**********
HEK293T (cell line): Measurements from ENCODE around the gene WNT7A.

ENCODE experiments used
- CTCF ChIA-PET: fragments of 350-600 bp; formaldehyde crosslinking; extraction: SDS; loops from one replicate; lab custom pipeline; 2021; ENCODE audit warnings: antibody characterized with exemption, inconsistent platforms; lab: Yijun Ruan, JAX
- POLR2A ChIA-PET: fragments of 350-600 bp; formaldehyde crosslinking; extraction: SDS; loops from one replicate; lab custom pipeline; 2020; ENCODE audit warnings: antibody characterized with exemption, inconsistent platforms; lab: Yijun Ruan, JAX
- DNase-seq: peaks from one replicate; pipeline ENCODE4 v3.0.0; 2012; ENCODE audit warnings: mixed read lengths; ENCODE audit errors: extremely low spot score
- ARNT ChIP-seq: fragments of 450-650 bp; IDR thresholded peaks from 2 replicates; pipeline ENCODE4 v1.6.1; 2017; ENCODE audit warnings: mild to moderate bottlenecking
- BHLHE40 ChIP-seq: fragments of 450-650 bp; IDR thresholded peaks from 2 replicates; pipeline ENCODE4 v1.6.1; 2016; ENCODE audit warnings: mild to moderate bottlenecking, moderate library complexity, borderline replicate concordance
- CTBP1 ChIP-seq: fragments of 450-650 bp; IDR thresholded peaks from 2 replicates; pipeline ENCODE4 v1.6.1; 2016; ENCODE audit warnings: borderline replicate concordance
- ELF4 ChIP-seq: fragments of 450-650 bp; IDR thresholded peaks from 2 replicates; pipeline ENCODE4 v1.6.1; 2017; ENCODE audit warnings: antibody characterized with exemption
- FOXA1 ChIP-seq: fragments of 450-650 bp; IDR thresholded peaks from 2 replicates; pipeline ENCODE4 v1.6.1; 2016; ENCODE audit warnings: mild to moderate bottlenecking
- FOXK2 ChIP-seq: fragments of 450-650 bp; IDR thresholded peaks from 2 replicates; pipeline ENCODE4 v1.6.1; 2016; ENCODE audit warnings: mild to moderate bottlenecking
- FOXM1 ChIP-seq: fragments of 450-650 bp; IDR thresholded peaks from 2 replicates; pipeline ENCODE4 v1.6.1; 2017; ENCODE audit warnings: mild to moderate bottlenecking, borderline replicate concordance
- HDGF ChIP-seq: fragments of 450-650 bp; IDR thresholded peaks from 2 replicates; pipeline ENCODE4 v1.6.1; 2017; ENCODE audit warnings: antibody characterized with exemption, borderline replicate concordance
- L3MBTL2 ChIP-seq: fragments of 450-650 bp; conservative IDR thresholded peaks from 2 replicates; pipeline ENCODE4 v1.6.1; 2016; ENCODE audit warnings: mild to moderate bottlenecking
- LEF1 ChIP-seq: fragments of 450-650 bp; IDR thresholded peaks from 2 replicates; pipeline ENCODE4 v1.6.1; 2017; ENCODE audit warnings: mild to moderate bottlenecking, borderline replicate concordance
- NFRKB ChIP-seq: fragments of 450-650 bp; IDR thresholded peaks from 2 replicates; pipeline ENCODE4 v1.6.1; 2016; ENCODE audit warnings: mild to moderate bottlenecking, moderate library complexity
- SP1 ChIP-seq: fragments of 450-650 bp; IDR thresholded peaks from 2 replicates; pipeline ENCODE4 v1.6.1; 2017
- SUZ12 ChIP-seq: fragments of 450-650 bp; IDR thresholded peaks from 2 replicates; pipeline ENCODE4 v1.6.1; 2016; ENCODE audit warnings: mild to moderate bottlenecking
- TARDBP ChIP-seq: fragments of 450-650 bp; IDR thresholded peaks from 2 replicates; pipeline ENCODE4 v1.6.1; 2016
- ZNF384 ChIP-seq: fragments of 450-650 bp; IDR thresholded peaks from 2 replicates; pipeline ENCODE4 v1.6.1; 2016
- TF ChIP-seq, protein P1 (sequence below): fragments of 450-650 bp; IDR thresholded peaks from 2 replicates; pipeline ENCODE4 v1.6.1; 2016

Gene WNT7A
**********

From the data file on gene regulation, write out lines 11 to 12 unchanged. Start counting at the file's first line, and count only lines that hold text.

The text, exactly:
- FOXK2 ChIP-seq: fragments of 450-650 bp; IDR thresholded peaks from 2 replicates; pipeline ENCODE4 v1.6.1; 2016; ENCODE audit warnings: mild to moderate bottlenecking
- FOXM1 ChIP-seq: fragments of 450-650 bp; IDR thresholded peaks from 2 replicates; pipeline ENCODE4 v1.6.1; 2017; ENCODE audit warnings: mild to moderate bottlenecking, borderline replicate concordance